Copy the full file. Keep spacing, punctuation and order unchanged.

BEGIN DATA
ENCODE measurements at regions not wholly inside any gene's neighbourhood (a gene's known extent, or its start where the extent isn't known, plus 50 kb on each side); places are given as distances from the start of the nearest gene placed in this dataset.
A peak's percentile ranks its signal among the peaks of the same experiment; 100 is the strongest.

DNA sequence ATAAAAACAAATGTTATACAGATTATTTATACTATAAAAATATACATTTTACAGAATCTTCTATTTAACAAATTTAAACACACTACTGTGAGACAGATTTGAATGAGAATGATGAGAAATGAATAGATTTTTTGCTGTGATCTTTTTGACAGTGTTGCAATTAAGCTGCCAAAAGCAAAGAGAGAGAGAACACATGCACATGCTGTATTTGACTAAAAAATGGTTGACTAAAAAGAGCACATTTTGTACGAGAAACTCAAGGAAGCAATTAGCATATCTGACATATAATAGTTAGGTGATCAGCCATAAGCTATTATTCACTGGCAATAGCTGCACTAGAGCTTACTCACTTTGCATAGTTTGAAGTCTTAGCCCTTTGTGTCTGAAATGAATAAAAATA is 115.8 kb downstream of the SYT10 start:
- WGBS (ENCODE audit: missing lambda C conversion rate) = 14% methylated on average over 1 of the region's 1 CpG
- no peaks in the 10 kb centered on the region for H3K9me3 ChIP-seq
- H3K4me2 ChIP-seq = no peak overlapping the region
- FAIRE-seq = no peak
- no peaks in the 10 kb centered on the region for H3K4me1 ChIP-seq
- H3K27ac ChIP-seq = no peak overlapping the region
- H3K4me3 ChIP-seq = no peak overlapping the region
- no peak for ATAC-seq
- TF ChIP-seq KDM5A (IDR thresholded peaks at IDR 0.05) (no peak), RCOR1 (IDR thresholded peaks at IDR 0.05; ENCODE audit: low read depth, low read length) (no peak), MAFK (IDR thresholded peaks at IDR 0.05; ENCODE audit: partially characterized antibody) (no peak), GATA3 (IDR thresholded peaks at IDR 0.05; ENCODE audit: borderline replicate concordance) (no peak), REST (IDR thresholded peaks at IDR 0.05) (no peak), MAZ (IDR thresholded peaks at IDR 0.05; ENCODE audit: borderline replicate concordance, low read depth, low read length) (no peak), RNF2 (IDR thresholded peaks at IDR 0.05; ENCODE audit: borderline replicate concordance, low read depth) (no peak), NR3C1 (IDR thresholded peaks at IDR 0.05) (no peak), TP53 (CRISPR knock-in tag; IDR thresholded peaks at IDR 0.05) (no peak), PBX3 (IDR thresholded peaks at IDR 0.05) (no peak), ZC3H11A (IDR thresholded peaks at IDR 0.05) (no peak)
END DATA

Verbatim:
ENCODE measurements at regions not wholly inside any gene's neighbourhood (a gene's known extent, or its start where the extent isn't known, plus 50 kb on each side); places are given as distances from the start of the nearest gene placed in this dataset.
A peak's percentile ranks its signal among the peaks of the same experiment; 100 is the strongest.

DNA sequence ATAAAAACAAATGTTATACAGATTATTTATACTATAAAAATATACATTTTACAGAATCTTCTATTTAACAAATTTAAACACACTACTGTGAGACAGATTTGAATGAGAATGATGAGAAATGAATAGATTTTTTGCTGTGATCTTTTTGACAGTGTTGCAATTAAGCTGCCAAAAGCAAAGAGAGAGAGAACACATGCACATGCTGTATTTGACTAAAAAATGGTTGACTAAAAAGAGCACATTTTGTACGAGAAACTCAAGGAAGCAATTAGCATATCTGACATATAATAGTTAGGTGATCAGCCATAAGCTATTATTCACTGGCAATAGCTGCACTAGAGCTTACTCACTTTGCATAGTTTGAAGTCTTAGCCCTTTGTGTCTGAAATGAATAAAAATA is 115.8 kb downstream of the SYT10 start:
- WGBS (ENCODE audit: missing lambda C conversion rate) = 14% methylated on average over 1 of the region's 1 CpG
- no peaks in the 10 kb centered on the region for H3K9me3 ChIP-seq
- H3K4me2 ChIP-seq = no peak overlapping the region
- FAIRE-seq = no peak
- no peaks in the 10 kb centered on the region for H3K4me1 ChIP-seq
- H3K27ac ChIP-seq = no peak overlapping the region
- H3K4me3 ChIP-seq = no peak overlapping the region
- no peak for ATAC-seq
- TF ChIP-seq KDM5A (IDR thresholded peaks at IDR 0.05) (no peak), RCOR1 (IDR thresholded peaks at IDR 0.05; ENCODE audit: low read depth, low read length) (no peak), MAFK (IDR thresholded peaks at IDR 0.05; ENCODE audit: partially characterized antibody) (no peak), GATA3 (IDR thresholded peaks at IDR 0.05; ENCODE audit: borderline replicate concordance) (no peak), REST (IDR thresholded peaks at IDR 0.05) (no peak), MAZ (IDR thresholded peaks at IDR 0.05; ENCODE audit: borderline replicate concordance, low read depth, low read length) (no peak), RNF2 (IDR thresholded peaks at IDR 0.05; ENCODE audit: borderline replicate concordance, low read depth) (no peak), NR3C1 (IDR thresholded peaks at IDR 0.05) (no peak), TP53 (CRISPR knock-in tag; IDR thresholded peaks at IDR 0.05) (no peak), PBX3 (IDR thresholded peaks at IDR 0.05) (no peak), ZC3H11A (IDR thresholded peaks at IDR 0.05) (no peak)